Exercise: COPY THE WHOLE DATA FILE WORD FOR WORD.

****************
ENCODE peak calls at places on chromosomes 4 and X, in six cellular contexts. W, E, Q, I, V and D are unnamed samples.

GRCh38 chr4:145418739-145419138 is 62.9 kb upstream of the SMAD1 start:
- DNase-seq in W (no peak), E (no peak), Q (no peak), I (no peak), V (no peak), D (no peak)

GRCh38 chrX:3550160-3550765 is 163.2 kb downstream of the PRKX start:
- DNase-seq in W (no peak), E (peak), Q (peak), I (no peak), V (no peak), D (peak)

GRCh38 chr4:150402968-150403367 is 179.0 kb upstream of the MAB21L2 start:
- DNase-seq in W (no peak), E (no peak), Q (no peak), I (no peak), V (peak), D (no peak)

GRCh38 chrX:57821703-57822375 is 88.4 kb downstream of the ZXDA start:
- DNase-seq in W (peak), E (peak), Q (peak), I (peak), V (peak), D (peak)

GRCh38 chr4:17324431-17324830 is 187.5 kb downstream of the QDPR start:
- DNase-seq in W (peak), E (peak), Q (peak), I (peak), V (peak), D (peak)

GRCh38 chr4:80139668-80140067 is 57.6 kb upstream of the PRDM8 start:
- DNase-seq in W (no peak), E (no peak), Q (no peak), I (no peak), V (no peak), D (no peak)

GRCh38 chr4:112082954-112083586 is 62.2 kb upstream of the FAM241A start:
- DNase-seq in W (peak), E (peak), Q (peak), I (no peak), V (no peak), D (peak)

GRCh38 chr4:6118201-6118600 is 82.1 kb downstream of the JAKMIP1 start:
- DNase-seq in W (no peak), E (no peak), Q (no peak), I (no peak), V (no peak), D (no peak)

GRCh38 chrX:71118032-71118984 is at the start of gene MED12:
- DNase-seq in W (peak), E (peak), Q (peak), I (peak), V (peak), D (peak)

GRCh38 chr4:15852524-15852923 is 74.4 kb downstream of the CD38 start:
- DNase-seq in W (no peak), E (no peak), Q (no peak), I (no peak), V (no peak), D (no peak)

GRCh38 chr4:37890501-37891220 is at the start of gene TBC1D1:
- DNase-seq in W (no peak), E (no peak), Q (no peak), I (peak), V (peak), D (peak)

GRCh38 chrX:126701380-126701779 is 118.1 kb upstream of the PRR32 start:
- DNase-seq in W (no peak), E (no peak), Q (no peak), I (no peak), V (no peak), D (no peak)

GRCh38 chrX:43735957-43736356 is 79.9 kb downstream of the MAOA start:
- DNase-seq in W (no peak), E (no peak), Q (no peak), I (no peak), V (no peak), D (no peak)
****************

ENCODE peak calls at places on chromosomes 4 and X, in six cellular contexts. W, E, Q, I, V and D are unnamed samples.

GRCh38 chr4:145418739-145419138 is 62.9 kb upstream of the SMAD1 start:
- DNase-seq in W (no peak), E (no peak), Q (no peak), I (no peak), V (no peak), D (no peak)

GRCh38 chrX:3550160-3550765 is 163.2 kb downstream of the PRKX start:
- DNase-seq in W (no peak), E (peak), Q (peak), I (no peak), V (no peak), D (peak)

GRCh38 chr4:150402968-150403367 is 179.0 kb upstream of the MAB21L2 start:
- DNase-seq in W (no peak), E (no peak), Q (no peak), I (no peak), V (peak), D (no peak)

GRCh38 chrX:57821703-57822375 is 88.4 kb downstream of the ZXDA start:
- DNase-seq in W (peak), E (peak), Q (peak), I (peak), V (peak), D (peak)

GRCh38 chr4:17324431-17324830 is 187.5 kb downstream of the QDPR start:
- DNase-seq in W (peak), E (peak), Q (peak), I (peak), V (peak), D (peak)

GRCh38 chr4:80139668-80140067 is 57.6 kb upstream of the PRDM8 start:
- DNase-seq in W (no peak), E (no peak), Q (no peak), I (no peak), V (no peak), D (no peak)

GRCh38 chr4:112082954-112083586 is 62.2 kb upstream of the FAM241A start:
- DNase-seq in W (peak), E (peak), Q (peak), I (no peak), V (no peak), D (peak)

GRCh38 chr4:6118201-6118600 is 82.1 kb downstream of the JAKMIP1 start:
- DNase-seq in W (no peak), E (no peak), Q (no peak), I (no peak), V (no peak), D (no peak)

GRCh38 chrX:71118032-71118984 is at the start of gene MED12:
- DNase-seq in W (peak), E (peak), Q (peak), I (peak), V (peak), D (peak)

GRCh38 chr4:15852524-15852923 is 74.4 kb downstream of the CD38 start:
- DNase-seq in W (no peak), E (no peak), Q (no peak), I (no peak), V (no peak), D (no peak)

GRCh38 chr4:37890501-37891220 is at the start of gene TBC1D1:
- DNase-seq in W (no peak), E (no peak), Q (no peak), I (peak), V (peak), D (peak)

GRCh38 chrX:126701380-126701779 is 118.1 kb upstream of the PRR32 start:
- DNase-seq in W (no peak), E (no peak), Q (no peak), I (no peak), V (no peak), D (no peak)

GRCh38 chrX:43735957-43736356 is 79.9 kb downstream of the MAOA start:
- DNase-seq in W (no peak), E (no peak), Q (no peak), I (no peak), V (no peak), D (no peak)